Eco-friendly Mineral Could Replace Fossil Fuels
#technology & innovation
small, Eco-friendly Mineral Could Replace Fossil Fuels, The scientific team, photo: courtesy of the producers, zespol_1.jpg
Polish scientist Olga Malinkiewicz has discovered a new way of obtaining solar energy using minerals called perovskites. Solar cells made from these minerals can now be applied to almost any surface, even a ship’s sails or a tent, and provide energy at the same cost as fossil fuels. Looks like there might be a revolution in the energy sector up ahead.
Finding out away from home that your phone battery is about to die and that you don’t have your charger with you can be a real drag. Especially if you’re expecting an important call, desperately need to take a selfie, update your status, or check the weather because the nearest window is just too far away, etc. Regardless of what you need (or don't need) your mobile for, you may want to know that there’s a new technology that should seriously limit this pesky low-battery problem. It’s a new way of obtaining solar energy discovered by Polish scientist Olga Malinkiewicz, which involves the use of minerals called perovskites. Thanks to this technology you soon might be able to get a phone capable of being charged by a solar cell on its back. No cable, no external charger needed – just sunlight.
Olga Malinkiewicz discovered this technology when she was doing doctoral research in physics at the University of Valencia a few years back. She found that perovskites can be used to make elastic solar cells at a low temperature. Perovskites are a group of common minerals that have a specific crystalline structure which enables some of them to be great converters of light to electrical energy. Solar cells based on them have been around for some time but have just recently started to be comparably efficient to traditional, silicon cells.
Malinkiewicz’s contribution to the development of perovskite-based cells is primarily two-fold. Firstly, she radically cut down their cost by devising an ingeniously simple production process. Before her breakthrough manufacturing them required an expensive and complicated heating procedure. Thanks to Malinkiewicz they can now be made at room temperature by applying cheap liquid perovskites to foil and letting them dry. Secondly, thanks to the use of foil and evaporating liquid the Polish scientist has created solar cells that are extremely thin (about 300 nanometres), light and elastic. This means that they can be put on a great number of surfaces not fit for traditional cells, such as a ship’s sails or a tent. Additionally, despite being thin Malinkiewicz’s solar cells have a high power conversion efficiency. No wonder then that for her discovery in 2014 she received the prestigious Photonics21 Student Innovation Award.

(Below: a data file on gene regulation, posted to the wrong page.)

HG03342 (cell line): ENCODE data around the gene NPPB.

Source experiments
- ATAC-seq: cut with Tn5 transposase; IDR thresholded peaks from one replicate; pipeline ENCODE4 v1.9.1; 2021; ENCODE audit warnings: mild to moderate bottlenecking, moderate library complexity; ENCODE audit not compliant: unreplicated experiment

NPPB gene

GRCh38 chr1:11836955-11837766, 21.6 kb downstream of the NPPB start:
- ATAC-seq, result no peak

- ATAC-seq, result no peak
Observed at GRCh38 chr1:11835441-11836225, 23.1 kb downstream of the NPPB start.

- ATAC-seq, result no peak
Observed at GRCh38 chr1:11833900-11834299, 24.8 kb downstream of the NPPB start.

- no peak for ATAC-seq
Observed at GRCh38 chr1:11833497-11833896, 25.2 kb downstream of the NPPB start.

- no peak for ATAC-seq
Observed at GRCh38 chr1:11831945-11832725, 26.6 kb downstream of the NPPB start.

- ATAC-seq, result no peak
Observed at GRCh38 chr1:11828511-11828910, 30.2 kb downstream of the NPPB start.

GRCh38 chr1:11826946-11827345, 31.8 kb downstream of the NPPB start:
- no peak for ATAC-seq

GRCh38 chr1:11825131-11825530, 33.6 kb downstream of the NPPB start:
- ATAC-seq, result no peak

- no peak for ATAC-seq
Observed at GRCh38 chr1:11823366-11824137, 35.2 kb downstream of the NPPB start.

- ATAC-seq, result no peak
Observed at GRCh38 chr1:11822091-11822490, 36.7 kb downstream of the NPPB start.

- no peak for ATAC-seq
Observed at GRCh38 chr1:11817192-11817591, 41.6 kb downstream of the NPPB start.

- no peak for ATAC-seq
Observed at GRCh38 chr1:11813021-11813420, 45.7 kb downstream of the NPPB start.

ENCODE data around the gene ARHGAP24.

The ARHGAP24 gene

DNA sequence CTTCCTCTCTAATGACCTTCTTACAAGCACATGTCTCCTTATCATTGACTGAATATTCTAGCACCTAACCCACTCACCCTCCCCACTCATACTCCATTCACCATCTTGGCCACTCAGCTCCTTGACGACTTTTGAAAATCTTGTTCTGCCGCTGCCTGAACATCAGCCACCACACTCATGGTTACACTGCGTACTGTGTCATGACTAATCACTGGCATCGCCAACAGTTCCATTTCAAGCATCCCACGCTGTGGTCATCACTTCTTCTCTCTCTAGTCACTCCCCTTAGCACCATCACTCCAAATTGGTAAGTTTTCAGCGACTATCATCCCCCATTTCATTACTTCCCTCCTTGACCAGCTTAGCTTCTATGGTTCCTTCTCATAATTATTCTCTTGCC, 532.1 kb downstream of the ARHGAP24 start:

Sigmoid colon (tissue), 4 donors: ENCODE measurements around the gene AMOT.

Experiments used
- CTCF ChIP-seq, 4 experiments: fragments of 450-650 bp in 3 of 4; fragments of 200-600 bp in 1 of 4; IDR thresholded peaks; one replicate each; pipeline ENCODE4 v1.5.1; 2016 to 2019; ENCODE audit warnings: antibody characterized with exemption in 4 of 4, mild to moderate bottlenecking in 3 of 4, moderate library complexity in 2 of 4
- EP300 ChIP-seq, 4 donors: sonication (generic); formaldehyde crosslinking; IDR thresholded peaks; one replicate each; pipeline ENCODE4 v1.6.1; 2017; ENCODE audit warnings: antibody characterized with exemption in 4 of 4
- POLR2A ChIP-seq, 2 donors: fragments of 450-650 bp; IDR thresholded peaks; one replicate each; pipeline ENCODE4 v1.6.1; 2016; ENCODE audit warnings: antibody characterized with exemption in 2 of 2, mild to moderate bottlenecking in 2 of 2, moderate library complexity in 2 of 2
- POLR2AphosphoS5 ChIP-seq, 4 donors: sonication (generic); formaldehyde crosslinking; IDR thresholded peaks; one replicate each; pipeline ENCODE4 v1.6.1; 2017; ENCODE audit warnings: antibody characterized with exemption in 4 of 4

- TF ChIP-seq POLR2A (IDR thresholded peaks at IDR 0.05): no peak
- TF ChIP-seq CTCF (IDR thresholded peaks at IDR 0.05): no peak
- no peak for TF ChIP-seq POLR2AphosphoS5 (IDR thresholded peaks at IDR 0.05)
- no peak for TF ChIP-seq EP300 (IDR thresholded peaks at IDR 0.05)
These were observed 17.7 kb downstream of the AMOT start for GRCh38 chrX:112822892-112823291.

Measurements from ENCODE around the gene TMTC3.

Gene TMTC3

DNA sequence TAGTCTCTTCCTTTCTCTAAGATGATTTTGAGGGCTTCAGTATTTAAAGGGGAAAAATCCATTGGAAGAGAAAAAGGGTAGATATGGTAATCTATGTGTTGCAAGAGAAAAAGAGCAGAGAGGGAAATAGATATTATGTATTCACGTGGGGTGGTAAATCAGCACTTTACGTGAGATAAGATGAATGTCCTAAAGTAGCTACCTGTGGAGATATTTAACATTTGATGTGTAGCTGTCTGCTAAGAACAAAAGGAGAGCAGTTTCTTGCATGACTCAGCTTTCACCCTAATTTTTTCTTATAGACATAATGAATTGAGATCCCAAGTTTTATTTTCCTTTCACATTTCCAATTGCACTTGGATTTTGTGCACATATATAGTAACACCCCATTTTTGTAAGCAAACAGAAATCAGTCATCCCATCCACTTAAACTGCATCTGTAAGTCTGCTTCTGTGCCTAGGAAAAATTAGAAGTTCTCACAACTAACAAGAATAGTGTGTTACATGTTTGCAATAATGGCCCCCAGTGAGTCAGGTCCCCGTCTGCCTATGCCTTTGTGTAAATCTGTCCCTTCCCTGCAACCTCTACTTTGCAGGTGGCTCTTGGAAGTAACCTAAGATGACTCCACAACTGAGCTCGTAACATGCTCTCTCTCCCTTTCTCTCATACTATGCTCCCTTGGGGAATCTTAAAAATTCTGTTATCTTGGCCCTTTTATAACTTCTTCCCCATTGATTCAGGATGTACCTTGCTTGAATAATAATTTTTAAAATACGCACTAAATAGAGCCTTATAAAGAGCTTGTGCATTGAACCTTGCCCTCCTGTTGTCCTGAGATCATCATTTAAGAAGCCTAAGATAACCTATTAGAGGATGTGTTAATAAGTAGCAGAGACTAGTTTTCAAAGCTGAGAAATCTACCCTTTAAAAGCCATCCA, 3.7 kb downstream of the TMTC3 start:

The mentioned cost-efficiency of Malinkiewicz’s solar cells is so great that the price of producing 1kw of energy from them and from fossil fuels is actually equal. That’s really something, because up until the creation of these cells all kinds of renewable energy were more expensive than energy from fossil fuels, which gave opponents of renewable energy the cardinal argument that it was economically unsound. Now that argument is gone. Add to that the fact that Malinkiewicz’s cells can be partially translucent and therefore potentially be used on windows, TV screens, or even on top of existing solar panels, and it becomes apparent that we might be in for a revolution in the energy sector. Sails, screens, walls, almost everything can become a source of energy. As if that wasn’t enough, the Pole’s cells can also be of a specific colour so they can be customized to match their surroundings.
In 2014 Olga Malinkiewicz founded the Warsaw-based firm Saule Technologies. Just recently, in March this year, the company presented its first product prototype at a tech conference in Barcelona. It was none other than a very thin perovskite-based solar charger for mobile phones. It is external and needs to be plugged in with a cable but these things are just a matter of time. Ultimately such chargers made by the company will be built into the phone and devoid of external cables. Thanks to Malinkiewicz’s technology they’ll be light and efficient enough for them to be a practical solution. Given all the attention the company is getting from the biggest international brands and other businesses it shouldn’t be long before phones with built-in perovskite cells on their backs hit the market. Meanwhile, Saule Technologies is already working on other applications of Malinkiewicz’s perovskite technology. The scientist herself would like to see a world where perovskite cells providing reasonably priced, renewable energy are commonplace.
Author: Marek Kępa, March 2016
Prototype, photo: courtesy of the producers